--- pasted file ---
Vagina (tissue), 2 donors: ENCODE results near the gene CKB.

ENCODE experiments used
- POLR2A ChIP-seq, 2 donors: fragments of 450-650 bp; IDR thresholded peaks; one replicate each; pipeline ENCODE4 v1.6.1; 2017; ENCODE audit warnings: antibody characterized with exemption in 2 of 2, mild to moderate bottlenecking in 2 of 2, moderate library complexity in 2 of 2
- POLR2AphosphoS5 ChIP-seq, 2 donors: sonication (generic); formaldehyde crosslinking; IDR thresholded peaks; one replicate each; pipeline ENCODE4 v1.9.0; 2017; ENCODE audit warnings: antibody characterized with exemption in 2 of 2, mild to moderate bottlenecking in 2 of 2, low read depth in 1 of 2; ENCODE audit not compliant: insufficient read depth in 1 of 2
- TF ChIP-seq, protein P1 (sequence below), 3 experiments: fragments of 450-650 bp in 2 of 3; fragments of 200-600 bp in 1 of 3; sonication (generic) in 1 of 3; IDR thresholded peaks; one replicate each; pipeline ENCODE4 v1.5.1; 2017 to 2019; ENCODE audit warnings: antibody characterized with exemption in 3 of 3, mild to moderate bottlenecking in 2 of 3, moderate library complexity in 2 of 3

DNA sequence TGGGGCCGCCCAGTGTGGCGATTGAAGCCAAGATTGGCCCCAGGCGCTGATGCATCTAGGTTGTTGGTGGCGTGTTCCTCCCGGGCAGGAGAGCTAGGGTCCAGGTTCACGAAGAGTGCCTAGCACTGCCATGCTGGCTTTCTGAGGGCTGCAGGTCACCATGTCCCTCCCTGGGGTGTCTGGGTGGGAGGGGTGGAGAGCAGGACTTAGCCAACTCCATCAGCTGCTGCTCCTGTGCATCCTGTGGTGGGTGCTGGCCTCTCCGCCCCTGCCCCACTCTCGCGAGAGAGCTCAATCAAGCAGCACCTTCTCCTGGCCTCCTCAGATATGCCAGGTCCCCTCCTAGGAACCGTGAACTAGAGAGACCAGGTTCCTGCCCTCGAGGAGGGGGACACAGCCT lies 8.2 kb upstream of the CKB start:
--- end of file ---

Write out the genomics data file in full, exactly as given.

Vagina (tissue), 2 donors: ENCODE results near the gene CKB.

ENCODE experiments used
- POLR2A ChIP-seq, 2 donors: fragments of 450-650 bp; IDR thresholded peaks; one replicate each; pipeline ENCODE4 v1.6.1; 2017; ENCODE audit warnings: antibody characterized with exemption in 2 of 2, mild to moderate bottlenecking in 2 of 2, moderate library complexity in 2 of 2
- POLR2AphosphoS5 ChIP-seq, 2 donors: sonication (generic); formaldehyde crosslinking; IDR thresholded peaks; one replicate each; pipeline ENCODE4 v1.9.0; 2017; ENCODE audit warnings: antibody characterized with exemption in 2 of 2, mild to moderate bottlenecking in 2 of 2, low read depth in 1 of 2; ENCODE audit not compliant: insufficient read depth in 1 of 2
- TF ChIP-seq, protein P1 (sequence below), 3 experiments: fragments of 450-650 bp in 2 of 3; fragments of 200-600 bp in 1 of 3; sonication (generic) in 1 of 3; IDR thresholded peaks; one replicate each; pipeline ENCODE4 v1.5.1; 2017 to 2019; ENCODE audit warnings: antibody characterized with exemption in 3 of 3, mild to moderate bottlenecking in 2 of 3, moderate library complexity in 2 of 3

DNA sequence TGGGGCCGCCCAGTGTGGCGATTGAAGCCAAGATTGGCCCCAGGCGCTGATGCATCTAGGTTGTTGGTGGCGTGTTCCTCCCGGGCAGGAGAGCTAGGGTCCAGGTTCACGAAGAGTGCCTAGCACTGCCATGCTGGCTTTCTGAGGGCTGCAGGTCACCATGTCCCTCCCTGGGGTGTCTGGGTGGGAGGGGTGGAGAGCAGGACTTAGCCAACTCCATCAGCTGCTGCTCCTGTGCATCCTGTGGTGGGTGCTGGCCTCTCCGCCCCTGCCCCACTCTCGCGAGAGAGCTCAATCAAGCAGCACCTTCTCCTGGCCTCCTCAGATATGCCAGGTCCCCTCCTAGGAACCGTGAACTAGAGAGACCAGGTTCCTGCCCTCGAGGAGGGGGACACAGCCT lies 8.2 kb upstream of the CKB start: